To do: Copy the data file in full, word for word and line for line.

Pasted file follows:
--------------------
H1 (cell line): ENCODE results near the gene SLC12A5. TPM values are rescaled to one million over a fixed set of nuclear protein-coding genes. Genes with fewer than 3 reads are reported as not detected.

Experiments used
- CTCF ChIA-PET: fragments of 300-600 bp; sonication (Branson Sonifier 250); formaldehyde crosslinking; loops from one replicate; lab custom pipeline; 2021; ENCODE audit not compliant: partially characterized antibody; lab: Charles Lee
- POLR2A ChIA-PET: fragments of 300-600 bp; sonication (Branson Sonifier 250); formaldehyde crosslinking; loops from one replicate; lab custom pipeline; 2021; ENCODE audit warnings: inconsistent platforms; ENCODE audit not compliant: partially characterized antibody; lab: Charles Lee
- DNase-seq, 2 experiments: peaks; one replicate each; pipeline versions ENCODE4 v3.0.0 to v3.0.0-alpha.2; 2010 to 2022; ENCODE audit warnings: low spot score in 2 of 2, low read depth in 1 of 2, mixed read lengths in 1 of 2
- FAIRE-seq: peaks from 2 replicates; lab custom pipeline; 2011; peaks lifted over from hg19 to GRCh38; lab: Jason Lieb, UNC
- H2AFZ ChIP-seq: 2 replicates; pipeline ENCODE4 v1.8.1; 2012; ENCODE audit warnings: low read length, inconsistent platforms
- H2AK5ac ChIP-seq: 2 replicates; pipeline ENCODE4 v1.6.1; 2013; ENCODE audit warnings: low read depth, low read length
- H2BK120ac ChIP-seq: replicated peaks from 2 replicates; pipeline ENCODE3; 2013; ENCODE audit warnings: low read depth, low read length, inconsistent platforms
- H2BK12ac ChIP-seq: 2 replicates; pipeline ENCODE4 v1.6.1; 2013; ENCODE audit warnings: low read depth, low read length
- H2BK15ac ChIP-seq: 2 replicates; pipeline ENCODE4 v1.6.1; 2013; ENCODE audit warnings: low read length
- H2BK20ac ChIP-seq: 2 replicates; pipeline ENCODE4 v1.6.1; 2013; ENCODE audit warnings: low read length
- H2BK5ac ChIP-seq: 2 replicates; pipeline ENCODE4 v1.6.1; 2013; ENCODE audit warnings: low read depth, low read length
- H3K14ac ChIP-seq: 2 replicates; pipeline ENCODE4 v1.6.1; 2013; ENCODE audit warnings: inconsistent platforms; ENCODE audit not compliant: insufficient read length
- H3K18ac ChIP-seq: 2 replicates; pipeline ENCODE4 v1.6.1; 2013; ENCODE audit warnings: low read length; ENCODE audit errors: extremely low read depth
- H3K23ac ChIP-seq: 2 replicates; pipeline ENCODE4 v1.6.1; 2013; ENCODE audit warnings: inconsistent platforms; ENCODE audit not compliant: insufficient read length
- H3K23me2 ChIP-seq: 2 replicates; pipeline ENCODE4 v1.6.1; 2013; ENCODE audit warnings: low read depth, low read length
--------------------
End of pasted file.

H1 (cell line): ENCODE results near the gene SLC12A5. TPM values are rescaled to one million over a fixed set of nuclear protein-coding genes. Genes with fewer than 3 reads are reported as not detected.

Experiments used
- CTCF ChIA-PET: fragments of 300-600 bp; sonication (Branson Sonifier 250); formaldehyde crosslinking; loops from one replicate; lab custom pipeline; 2021; ENCODE audit not compliant: partially characterized antibody; lab: Charles Lee
- POLR2A ChIA-PET: fragments of 300-600 bp; sonication (Branson Sonifier 250); formaldehyde crosslinking; loops from one replicate; lab custom pipeline; 2021; ENCODE audit warnings: inconsistent platforms; ENCODE audit not compliant: partially characterized antibody; lab: Charles Lee
- DNase-seq, 2 experiments: peaks; one replicate each; pipeline versions ENCODE4 v3.0.0 to v3.0.0-alpha.2; 2010 to 2022; ENCODE audit warnings: low spot score in 2 of 2, low read depth in 1 of 2, mixed read lengths in 1 of 2
- FAIRE-seq: peaks from 2 replicates; lab custom pipeline; 2011; peaks lifted over from hg19 to GRCh38; lab: Jason Lieb, UNC
- H2AFZ ChIP-seq: 2 replicates; pipeline ENCODE4 v1.8.1; 2012; ENCODE audit warnings: low read length, inconsistent platforms
- H2AK5ac ChIP-seq: 2 replicates; pipeline ENCODE4 v1.6.1; 2013; ENCODE audit warnings: low read depth, low read length
- H2BK120ac ChIP-seq: replicated peaks from 2 replicates; pipeline ENCODE3; 2013; ENCODE audit warnings: low read depth, low read length, inconsistent platforms
- H2BK12ac ChIP-seq: 2 replicates; pipeline ENCODE4 v1.6.1; 2013; ENCODE audit warnings: low read depth, low read length
- H2BK15ac ChIP-seq: 2 replicates; pipeline ENCODE4 v1.6.1; 2013; ENCODE audit warnings: low read length
- H2BK20ac ChIP-seq: 2 replicates; pipeline ENCODE4 v1.6.1; 2013; ENCODE audit warnings: low read length
- H2BK5ac ChIP-seq: 2 replicates; pipeline ENCODE4 v1.6.1; 2013; ENCODE audit warnings: low read depth, low read length
- H3K14ac ChIP-seq: 2 replicates; pipeline ENCODE4 v1.6.1; 2013; ENCODE audit warnings: inconsistent platforms; ENCODE audit not compliant: insufficient read length
- H3K18ac ChIP-seq: 2 replicates; pipeline ENCODE4 v1.6.1; 2013; ENCODE audit warnings: low read length; ENCODE audit errors: extremely low read depth
- H3K23ac ChIP-seq: 2 replicates; pipeline ENCODE4 v1.6.1; 2013; ENCODE audit warnings: inconsistent platforms; ENCODE audit not compliant: insufficient read length
- H3K23me2 ChIP-seq: 2 replicates; pipeline ENCODE4 v1.6.1; 2013; ENCODE audit warnings: low read depth, low read length